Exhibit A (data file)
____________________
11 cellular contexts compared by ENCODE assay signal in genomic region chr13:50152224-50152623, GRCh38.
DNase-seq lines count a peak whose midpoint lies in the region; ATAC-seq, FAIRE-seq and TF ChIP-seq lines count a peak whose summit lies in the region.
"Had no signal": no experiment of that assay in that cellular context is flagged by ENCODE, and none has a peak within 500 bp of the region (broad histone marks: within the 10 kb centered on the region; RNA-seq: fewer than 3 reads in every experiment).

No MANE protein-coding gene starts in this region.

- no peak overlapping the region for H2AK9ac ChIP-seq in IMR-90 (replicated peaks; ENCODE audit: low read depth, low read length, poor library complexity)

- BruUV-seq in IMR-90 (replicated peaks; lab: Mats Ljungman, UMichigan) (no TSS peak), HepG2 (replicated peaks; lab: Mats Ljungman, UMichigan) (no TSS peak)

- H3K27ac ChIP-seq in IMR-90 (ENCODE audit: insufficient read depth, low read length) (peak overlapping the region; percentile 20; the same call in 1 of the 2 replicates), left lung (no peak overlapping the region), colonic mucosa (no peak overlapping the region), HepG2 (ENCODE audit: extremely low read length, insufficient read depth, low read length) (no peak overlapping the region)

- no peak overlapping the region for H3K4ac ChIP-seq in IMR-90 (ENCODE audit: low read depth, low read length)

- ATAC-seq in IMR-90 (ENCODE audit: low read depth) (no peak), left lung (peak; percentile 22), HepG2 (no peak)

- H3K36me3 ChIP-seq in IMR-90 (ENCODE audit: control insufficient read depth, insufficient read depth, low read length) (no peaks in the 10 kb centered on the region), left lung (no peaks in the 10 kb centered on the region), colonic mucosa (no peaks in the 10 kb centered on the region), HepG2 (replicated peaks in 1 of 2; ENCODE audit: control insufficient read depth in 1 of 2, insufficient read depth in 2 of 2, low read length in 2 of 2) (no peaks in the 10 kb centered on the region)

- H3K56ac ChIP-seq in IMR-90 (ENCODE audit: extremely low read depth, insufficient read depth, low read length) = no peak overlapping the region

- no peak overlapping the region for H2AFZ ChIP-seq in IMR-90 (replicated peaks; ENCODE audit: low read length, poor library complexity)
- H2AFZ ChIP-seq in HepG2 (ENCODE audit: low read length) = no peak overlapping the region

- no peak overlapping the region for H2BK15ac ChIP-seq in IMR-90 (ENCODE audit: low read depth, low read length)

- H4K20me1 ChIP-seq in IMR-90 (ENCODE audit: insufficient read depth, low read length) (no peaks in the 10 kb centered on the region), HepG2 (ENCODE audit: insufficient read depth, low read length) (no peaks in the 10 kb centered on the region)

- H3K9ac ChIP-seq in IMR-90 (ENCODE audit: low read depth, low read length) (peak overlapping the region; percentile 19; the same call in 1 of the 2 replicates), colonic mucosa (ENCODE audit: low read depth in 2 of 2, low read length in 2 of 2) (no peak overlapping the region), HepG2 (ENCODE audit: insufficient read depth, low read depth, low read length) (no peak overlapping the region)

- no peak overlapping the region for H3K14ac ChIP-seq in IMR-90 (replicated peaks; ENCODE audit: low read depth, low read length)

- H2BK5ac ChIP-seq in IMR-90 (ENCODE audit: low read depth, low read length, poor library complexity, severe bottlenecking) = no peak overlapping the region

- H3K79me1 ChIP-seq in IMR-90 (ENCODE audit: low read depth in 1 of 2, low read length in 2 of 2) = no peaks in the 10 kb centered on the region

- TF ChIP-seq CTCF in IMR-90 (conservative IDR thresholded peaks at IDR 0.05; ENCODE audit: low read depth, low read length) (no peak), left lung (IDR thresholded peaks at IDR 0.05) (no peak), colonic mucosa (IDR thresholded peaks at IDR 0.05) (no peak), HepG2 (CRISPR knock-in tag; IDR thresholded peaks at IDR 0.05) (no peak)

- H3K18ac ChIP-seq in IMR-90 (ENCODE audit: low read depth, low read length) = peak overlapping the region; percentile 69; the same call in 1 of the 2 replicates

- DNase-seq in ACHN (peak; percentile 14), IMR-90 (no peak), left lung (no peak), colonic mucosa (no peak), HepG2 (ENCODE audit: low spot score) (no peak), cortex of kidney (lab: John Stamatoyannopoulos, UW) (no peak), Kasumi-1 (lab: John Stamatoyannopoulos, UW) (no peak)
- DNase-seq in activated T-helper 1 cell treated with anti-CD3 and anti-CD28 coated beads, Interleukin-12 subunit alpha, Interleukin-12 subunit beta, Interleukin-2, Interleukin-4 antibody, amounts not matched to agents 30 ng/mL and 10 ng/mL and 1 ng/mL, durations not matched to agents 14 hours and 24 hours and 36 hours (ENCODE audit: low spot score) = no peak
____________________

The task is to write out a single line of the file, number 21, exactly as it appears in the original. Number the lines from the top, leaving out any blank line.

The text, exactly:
- H3K18ac ChIP-seq in IMR-90 (ENCODE audit: low read depth, low read length) = peak overlapping the region; percentile 69; the same call in 1 of the 2 replicates